June 12, 2019
By Kevin Casey
Ordinarily, a $15 million private equity round isn’t headline news. These kinds of deals happen daily. Add that on top of $75 million invested in the same company barely two years ago, though – a cloud managed service provider with fewer than 100 employees, to boot – and you’ve got a story, one that speaks to the voracious investor appetite for cloud plays in the MSP market.
We’re talking about AWS partner Mission, which recently announced its latest funding round with Great Hill Partners. Mission sprang from a merger of three smaller MSPs – Reliam, Stratalux, and G2 Technologies – in 2018, backed by a $75 commitment from Great Hill partners in late 2017.
Mission’s Simon Anderson
If you wanted to sum up both the story and the strategy here in a single word, it’s doubtlessly this one: growth. Like the cloud space in general, it’s all about growing as fast and as sustainably as possible. Mission’s headcount has increased 70% during the last year, for example. Since the mergers of the three distinct cloud MSPs, Mission’s revenue has increased sixfold, and it doubled its enterprise customer base to 175 firms. (Fun fact for sports fans: In March, Mission announced it had become the official cloud services partner of the Boston Celtics.)
Mission has spent around $40 million of that initial $75 million. The new round will beef up the coffers for additional hiring, technology investments and go-to-market strategies, the company said. Great Hill Partners also indicated it would consider further investments in the future.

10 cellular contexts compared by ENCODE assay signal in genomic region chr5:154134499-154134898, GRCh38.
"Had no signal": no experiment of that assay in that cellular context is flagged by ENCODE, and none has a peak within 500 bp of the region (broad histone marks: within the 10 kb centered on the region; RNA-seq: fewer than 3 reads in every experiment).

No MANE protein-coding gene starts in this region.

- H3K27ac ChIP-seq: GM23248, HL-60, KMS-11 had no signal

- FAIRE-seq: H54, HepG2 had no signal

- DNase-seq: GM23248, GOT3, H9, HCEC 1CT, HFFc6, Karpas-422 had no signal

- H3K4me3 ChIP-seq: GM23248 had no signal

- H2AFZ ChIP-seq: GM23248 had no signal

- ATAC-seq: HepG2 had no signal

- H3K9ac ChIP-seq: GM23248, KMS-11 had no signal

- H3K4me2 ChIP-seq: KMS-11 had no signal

We caught up with Mission CEO Simon Anderson to get the scoop on why the firm did another funding round, what the money will be used for, and his general take on the white-hot cloud MSP space.
Channel Futures: Tell us a little more about the new funding round. Why now? What will the capital be used for?
Simon Anderson: The new capital is to support the expansion of our sales team into the U.S. Central region, plus investments into more CloudOps and DevOps engineers to serve our rapidly growing customer base with broader skill sets.
CF: Can you share some examples of how the previous capital investments from Great Hill Partners have been put to work?
SA: Mission has invested in a unique go-to-market strategy that is closely aligned with AWS sales. We’ve also used the existing capital from GHP to build out our team, systems and platform to support rapid growth over the next two years.
CF: Share a stat that highlights Mission’s growth.
SA: We grew our team over the past year from 50 to 85.
CF: You mentioned the possibility of additional investments from Great Hill and/or partners, including for potential acquisitions. Can you tell us what you’re looking for in terms of potential acquisitions or deals?
SA: Mission will look to our customers’ needs to determine potential acquisitions, which will be focused on technical teams and having the right capabilities in high-demand focus areas including containers, serverless, and AI and machine learning.
CF: Do you expect venture capital and private equity interest in the cloud MSP space to continue to grow?
SA: Yes, definitely. It continues to be a hot space ripe for VC/PE firm interest.
Cloud is not the only …
… space crowded with deals and dealmakers; security might be even hotter. Let’s look at some other recent news of note in the channel.